I’m not a Catholic. But as a dog lover and a quote lover, I’m a big fan of St. Bernard, because he’s the guy who immortalized a saying that’s now best known in the modernized form “Love me, love my dog.”

The older versions of this saying, cited by many books and websites, are “Who loves me, loves my dog” and “He who loves me, also loves my dog.”

Those are the more traditional and more grammatically correct translations of something Bernard said in a sermon he once gave on another Catholic feast day — the Feast of St. Michael the Archangel, celebrated annually on September 29.

St. Bernard’s famous dog quote from that sermon was originally recorded in Latin as “Qui me amat, amat et canem meum.” (Back then, it was common for monks to use Latin for their written records and to deliver sermons in Latin to other monks.) 

The full sentence this quote comes from is “Dicitur certe vulgari proverbio: Qui me amat, amat et canem meum” which translates as “It is said truly in a common proverb: who loves me, also loves my dog.”

This makes it clear that Bernard was quoting an existing proverb. He didn’t actually coin it himself. But his use became famous and helped popularize the saying.

Contrary to what some people assume, St. Bernard of Clairvaux is not the Catholic saint associated with Saint Bernard dogs.

They were named after Saint Bernard of Menthon (a.k.a. Bernard of Montjoux), a different Catholic monk who died in 1008 A.D.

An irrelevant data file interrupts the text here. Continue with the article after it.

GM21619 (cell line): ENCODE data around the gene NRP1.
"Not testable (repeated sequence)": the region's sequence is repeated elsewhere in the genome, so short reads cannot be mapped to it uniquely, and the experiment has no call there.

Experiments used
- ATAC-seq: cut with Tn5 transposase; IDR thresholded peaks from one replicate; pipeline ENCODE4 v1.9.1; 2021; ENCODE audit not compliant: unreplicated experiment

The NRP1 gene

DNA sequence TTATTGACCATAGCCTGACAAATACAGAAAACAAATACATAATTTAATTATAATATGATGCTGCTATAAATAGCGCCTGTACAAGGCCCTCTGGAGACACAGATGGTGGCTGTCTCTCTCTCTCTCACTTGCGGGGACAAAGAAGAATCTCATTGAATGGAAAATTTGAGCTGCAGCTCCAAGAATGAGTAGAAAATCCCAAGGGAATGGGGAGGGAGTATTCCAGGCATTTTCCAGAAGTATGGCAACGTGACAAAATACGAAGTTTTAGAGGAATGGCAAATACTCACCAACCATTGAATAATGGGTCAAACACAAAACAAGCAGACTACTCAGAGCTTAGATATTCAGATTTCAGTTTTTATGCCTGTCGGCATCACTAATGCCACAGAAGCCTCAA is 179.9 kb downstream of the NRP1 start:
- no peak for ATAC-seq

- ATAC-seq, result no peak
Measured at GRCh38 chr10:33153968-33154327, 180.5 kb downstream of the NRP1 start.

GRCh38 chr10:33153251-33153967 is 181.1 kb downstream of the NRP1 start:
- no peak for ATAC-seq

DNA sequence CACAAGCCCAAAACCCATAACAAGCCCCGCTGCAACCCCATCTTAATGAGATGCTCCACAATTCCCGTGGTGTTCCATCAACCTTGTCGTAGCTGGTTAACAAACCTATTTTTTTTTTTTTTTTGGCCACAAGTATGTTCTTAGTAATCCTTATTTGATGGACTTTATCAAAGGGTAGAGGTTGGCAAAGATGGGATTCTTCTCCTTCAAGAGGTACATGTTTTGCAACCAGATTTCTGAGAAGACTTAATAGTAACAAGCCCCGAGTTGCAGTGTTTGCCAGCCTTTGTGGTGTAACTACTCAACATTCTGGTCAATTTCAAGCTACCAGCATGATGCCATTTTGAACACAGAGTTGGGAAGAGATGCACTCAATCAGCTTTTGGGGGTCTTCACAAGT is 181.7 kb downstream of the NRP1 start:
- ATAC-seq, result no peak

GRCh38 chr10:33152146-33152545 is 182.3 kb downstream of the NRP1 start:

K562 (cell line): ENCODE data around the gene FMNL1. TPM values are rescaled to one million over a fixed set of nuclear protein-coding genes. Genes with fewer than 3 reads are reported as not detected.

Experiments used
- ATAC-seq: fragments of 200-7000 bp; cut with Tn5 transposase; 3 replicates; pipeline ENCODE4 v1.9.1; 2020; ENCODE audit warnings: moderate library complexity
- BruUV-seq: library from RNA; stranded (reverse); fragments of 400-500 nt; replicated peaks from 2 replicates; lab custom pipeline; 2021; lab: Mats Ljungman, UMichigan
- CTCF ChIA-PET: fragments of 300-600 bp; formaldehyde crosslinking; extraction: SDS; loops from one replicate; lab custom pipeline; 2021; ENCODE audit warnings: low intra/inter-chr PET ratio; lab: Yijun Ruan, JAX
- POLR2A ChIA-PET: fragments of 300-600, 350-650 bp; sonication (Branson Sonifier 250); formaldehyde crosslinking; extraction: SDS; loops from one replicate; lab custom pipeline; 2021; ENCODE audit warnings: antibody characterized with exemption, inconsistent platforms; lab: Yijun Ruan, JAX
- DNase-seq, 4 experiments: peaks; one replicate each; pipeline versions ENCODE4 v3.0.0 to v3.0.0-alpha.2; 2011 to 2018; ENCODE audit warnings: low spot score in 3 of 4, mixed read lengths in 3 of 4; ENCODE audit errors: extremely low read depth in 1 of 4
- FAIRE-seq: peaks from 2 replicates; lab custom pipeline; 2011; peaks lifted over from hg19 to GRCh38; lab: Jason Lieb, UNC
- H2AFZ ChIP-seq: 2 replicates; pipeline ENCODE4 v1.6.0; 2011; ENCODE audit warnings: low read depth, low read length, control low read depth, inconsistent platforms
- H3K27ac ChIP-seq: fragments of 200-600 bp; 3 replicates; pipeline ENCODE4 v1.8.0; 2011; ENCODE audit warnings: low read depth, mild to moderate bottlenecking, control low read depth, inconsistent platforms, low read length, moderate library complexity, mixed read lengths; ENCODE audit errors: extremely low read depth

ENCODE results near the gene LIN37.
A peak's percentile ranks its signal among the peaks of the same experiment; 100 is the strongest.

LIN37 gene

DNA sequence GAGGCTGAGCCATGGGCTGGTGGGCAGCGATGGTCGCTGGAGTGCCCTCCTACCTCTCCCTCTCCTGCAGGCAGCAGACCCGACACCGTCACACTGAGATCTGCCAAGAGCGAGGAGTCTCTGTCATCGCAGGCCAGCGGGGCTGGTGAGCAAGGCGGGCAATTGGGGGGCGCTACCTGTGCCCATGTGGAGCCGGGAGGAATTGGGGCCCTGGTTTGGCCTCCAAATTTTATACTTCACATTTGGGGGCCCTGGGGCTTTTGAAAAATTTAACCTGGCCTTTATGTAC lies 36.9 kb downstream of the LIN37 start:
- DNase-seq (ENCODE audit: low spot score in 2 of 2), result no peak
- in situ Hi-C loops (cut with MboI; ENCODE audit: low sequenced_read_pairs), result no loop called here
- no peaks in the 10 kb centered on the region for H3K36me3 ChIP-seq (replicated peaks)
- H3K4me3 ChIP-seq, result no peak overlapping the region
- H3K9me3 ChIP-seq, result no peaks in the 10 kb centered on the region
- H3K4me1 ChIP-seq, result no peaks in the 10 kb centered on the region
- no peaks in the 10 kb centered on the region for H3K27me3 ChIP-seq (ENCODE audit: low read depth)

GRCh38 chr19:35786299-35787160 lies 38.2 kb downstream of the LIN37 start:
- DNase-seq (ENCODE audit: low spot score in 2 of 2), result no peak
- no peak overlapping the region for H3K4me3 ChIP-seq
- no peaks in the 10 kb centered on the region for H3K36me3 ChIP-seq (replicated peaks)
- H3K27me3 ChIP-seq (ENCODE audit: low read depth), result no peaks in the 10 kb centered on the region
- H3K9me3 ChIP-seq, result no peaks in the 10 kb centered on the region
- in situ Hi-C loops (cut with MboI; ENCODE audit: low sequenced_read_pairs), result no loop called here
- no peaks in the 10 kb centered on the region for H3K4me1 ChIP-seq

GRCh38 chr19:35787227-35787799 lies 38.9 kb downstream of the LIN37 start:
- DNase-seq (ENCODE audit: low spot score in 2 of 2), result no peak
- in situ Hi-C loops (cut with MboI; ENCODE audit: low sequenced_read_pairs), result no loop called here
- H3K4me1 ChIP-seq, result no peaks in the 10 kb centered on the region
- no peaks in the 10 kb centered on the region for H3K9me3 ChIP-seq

That St. Bernard established a monastery and hospice high up in the Alps. Over the centuries, the monks who lived there became famous for their efforts to rescue lost and injured travelers and for the large herding dogs they bred and trained to assist in their search and rescue missions. Since the 1700s, those dogs have been called Saint Bernards.

It’s not clear whether St. Bernard of Menthon or St. Bernard of Clairvaux were especially fond of dogs themselves.

St. Bernard of Menthon is the patron saint of skiing, not dogs or dog lovers. And, the breed of dogs named in his honor was developed by his followers after his death.

St. Bernard of Clairvaux is the patron saint of bees, beekeepers and candle-makers, apparently because Pope Pius VIII nicknamed him the “Honey-Sweet Doctor” for his honey-sweet style of preaching and writing.

And, for the record, the topic of the sermon by St. Bernard of Clairvaux that includes the words now paraphrased as “Love me, love my dog” wasn’t actually about canines. It was about angels and their love for humanity.

Bernard’s brief reference to dogs in the sermon was part of a metaphorical point he was making.

If you read (or use an online translator to decipher) the Latin transcription of his sermon, you find that he was comparing the relationship between dogs and people to the relationship between humans and Jesus.

“The holy us, in fact, because Jesus Christ loved us,” Bernard said in Paragraph 3 of the sermon. “It is said truly in a common proverb: who loves me, also loves my dog...We are the little dogs of the Lord...yes, like small dogs that want to feed on the crumbs that fall from the table of our masters.”

In case you’re wondering, there is a Catholic patron saint of dogs. His name is Saint Roch and his feast day is August 16.

According to legend, in the 13th century, Roch became gravely ill after ministering to plague victims and went off into the woods to die.

His life was saved by a dog from a nearby home. The dog accidentally found Roch, then brought him food to eat every day and licked his sores until he recovered.

I particularly like that legend because it fits my view that the creatures appropriately called “man’s best friend” are among the true saints of this world.